“[W]e are announcing innovation across the Microsoft Cloud that will allow every organization to build a hyperconnected business, providing the agility and flexibility for organizations and employees to thrive now and into the future,” Microsoft’s corporate VP of industry, apps, and data marketing Alysa Taylor said in a blog post. “In order to be successful given these trends, every organization must move beyond ‘business as usual’ and toward a new model of hyperconnected business.”

Microsoft Customer Experience

Microsoft pitches its Customer Experience Platform as a service to “deliver personalized and connected experiences from awareness to purchase.” Leveraging assets from the existing Microsoft Customer Insights and Dynamics 365 Marketing products, the goal is to understand and predict intent to deliver the right content on the right channel and at the right moment, the company says.

To the company’s point, Epsilon found that 80% of consumers are more likely to make a purchase from a brand that provides personalized experiences — marketing or otherwise. Moreover, according to a Smart Insights survey, 63% of consumers will stop buying from brands that use poor personalization tactics.

Customer Experience Platform’s Consent-enabled Consumer Data Platform (CDP) feature, currently in preview, enables chief data officers to use consent data to build customer profiles, manage known and pseudonymous aliases, ensure consumer data practices are compliant and protect the data with privacy and security controls. The complementary business-to-business CDP combines customer data from all sources — including customer relationship management software, email, websites, point-of-sales, partner systems, and social networks — and performs identity resolution at the contract and account level to generate profiles for people and companies. The AI-suggested content creation and delivery tool automatically generates a set of “content snippers” to serve as inspiration for customer emails.

Taylor says that customers including Home Depot, Chipotle, and agency partners like VMLY&R and Kin+Carta are already using Customer Experience Platform in their organizations. “Many [businesses] struggle to manage, organize, and gain insight from the vast quantity of data available to them, and for marketers that challenge is even more acute,” she added. “[C]ustomer data is the key to personalized, relevant, timely customer experiences.”

Connected Spaces

Another new service joining Dynamics 365, Connected Spaces, lets organizations “gain a new perspective” in the way people move and interact in nearly any space, Microsoft claims. With it, companies can monitor safety in high-risk areas and observe queue management, ranging in environments from retail stores to factory floors.

“With Connected Spaces … organization[s] can harness observational data with ease, [using] AI-powered models to unlock insights about [their] environment and respond in real-time to trends and patterns,” Taylor added.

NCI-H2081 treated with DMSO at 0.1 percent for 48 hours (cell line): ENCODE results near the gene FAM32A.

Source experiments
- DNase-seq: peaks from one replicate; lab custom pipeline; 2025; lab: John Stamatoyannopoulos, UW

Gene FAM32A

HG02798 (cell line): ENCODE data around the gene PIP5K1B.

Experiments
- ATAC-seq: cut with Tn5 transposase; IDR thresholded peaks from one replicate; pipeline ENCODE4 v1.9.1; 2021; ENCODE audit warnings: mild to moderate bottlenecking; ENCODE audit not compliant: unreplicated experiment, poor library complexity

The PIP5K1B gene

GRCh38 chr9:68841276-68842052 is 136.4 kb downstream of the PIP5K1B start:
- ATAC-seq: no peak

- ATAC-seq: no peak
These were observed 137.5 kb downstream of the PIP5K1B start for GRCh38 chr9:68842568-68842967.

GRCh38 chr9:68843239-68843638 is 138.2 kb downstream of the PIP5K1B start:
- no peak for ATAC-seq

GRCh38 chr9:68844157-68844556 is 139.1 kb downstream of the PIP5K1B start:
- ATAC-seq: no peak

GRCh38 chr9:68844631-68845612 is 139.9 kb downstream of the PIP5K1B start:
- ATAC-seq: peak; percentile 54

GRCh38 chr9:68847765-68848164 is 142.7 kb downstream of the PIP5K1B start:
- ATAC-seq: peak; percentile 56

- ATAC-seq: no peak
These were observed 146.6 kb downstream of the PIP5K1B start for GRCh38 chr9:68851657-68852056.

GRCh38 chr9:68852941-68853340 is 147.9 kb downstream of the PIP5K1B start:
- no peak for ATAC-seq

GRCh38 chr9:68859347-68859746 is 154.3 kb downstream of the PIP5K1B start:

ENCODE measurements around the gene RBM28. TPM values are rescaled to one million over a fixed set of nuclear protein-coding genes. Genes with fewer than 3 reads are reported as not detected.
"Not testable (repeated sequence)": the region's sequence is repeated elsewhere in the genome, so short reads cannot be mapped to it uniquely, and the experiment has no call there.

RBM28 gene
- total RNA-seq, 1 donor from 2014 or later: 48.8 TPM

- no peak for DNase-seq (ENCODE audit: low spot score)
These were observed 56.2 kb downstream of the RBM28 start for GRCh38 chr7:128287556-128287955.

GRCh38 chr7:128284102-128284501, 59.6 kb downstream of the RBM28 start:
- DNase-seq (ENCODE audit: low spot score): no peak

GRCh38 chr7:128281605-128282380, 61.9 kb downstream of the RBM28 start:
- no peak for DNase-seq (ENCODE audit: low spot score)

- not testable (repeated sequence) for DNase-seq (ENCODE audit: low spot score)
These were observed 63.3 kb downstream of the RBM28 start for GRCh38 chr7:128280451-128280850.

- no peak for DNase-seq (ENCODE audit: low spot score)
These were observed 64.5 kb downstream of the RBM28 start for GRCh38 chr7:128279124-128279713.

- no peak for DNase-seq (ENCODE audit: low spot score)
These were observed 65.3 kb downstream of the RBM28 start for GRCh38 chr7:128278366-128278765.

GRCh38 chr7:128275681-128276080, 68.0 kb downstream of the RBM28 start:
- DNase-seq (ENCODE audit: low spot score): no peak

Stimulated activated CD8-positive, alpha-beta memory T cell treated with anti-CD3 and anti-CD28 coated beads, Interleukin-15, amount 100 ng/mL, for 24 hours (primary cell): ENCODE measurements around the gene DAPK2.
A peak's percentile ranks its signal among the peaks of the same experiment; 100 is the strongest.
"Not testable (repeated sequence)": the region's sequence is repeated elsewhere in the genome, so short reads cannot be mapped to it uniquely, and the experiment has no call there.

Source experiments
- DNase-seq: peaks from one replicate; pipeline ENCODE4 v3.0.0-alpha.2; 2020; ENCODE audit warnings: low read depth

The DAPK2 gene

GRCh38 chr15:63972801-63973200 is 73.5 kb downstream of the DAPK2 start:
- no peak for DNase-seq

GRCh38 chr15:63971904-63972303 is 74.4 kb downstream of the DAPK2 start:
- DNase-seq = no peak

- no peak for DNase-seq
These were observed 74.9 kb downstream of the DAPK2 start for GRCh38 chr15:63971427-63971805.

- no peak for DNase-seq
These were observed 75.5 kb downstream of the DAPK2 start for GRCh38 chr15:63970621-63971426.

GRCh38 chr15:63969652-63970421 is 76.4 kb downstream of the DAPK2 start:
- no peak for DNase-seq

At a high level, Connected Spaces provides analytics and trend information about people, places, and more. For example, in a store, Connected Spaces can monitor foot traffic patterns, cashier queue lengths, dwell times, and product display engagement. Microsoft says that Mattress Firm has piloted the technology to measure the effectiveness of its in-store promotions.

While the purported goal of products like Connected Spaces includes health, safety, and analytics, the technology could be co-opted for other, less humanitarian intents. Many privacy experts worry that they’ll normalize greater levels of surveillance, capturing data about workers’ movements and allowing managers to chastise employees in the name of productivity.

Microsoft did not detail the steps it’s taken to prevent the potential misuse of Connected Spaces. Once the service comes to preview, further details regarding this are likely to be disclosed.

Supply Chain Insights

The launch of the aforementioned Supply Chain Insights (in preview) comes as companies face historic supply challenges. According to one source, only 6% report full visibility on their supply chain. And 38.8% of U.S.-based small businesses experienced supply chain delays due to the pandemic.

“Customers like Daimler Trucks North America can gain new visibility into their supply chains across multiple tiers of suppliers. They can get data in near real-time, allowing them to assess risks and mitigate problems before a massive disruption occurs,” Taylor continued. “Supply Chain Insights also enables customers to enrich their own supply chain data with external signals like global weather data to predict its impact on shipments, putting increased intelligence and predictive power at their fingertips.”

With Supply Chain Insights, companies can reconcile data from third-party data providers, logistics partners, customers, and multi-tier suppliers and create a “digital twin” simulation of the supply chain — generating insights powered by AI. Digital twin approaches to simulation have gained currency in many domains, for instance helping SenSat clients in construction, mining, energy, and other industries create models of locations for projects they’re working on.